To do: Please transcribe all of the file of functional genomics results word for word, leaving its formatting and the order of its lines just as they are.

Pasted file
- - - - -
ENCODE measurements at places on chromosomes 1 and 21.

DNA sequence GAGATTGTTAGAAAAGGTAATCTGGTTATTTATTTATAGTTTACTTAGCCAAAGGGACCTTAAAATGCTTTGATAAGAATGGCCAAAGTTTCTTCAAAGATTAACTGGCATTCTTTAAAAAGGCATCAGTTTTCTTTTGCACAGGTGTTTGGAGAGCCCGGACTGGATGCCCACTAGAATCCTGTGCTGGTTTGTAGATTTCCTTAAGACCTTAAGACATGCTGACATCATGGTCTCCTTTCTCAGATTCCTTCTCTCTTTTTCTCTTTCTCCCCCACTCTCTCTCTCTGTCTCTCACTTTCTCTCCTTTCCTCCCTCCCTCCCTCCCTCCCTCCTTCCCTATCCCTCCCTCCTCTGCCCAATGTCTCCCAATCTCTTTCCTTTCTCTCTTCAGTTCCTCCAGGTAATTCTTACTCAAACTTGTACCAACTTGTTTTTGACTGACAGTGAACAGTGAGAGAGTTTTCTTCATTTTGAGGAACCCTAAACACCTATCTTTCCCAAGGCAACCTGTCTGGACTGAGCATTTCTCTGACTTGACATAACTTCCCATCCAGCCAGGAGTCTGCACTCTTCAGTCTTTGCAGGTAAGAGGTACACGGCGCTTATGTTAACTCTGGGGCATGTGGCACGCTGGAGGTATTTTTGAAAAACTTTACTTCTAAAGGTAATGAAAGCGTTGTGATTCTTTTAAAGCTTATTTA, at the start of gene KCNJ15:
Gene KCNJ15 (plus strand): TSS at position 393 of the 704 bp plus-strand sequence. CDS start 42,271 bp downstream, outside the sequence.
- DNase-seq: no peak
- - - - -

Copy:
ENCODE measurements at places on chromosomes 1 and 21.

DNA sequence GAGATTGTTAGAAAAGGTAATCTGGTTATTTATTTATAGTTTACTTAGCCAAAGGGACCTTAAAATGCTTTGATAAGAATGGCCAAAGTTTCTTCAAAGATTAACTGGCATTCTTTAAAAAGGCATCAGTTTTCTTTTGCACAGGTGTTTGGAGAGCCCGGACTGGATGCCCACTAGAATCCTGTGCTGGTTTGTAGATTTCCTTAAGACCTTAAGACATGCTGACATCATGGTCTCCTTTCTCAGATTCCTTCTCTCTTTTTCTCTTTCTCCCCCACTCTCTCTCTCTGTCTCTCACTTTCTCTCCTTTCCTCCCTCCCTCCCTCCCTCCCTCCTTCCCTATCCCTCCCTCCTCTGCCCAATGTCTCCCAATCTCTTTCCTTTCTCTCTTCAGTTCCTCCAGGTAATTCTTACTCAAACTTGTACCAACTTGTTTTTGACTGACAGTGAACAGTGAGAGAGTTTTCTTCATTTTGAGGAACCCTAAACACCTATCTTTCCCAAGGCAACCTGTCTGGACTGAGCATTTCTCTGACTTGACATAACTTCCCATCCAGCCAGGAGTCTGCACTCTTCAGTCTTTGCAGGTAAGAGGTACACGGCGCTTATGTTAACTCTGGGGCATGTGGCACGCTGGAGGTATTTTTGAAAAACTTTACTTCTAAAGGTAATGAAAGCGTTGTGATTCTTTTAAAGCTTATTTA, at the start of gene KCNJ15:
Gene KCNJ15 (plus strand): TSS at position 393 of the 704 bp plus-strand sequence. CDS start 42,271 bp downstream, outside the sequence.
- DNase-seq: no peak